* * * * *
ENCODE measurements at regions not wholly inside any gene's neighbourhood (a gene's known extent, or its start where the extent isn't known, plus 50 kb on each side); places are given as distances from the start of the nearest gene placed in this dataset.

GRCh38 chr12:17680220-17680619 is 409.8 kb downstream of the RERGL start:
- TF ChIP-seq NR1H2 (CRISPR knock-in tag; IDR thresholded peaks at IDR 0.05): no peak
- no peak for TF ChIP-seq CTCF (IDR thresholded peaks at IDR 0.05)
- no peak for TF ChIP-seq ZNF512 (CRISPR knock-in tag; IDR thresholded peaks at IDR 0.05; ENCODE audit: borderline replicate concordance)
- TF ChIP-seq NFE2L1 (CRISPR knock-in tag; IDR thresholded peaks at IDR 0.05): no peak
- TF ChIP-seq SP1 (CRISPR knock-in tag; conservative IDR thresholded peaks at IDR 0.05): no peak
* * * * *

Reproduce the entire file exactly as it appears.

ENCODE measurements at regions not wholly inside any gene's neighbourhood (a gene's known extent, or its start where the extent isn't known, plus 50 kb on each side); places are given as distances from the start of the nearest gene placed in this dataset.

GRCh38 chr12:17680220-17680619 is 409.8 kb downstream of the RERGL start:
- TF ChIP-seq NR1H2 (CRISPR knock-in tag; IDR thresholded peaks at IDR 0.05): no peak
- no peak for TF ChIP-seq CTCF (IDR thresholded peaks at IDR 0.05)
- no peak for TF ChIP-seq ZNF512 (CRISPR knock-in tag; IDR thresholded peaks at IDR 0.05; ENCODE audit: borderline replicate concordance)
- TF ChIP-seq NFE2L1 (CRISPR knock-in tag; IDR thresholded peaks at IDR 0.05): no peak
- TF ChIP-seq SP1 (CRISPR knock-in tag; conservative IDR thresholded peaks at IDR 0.05): no peak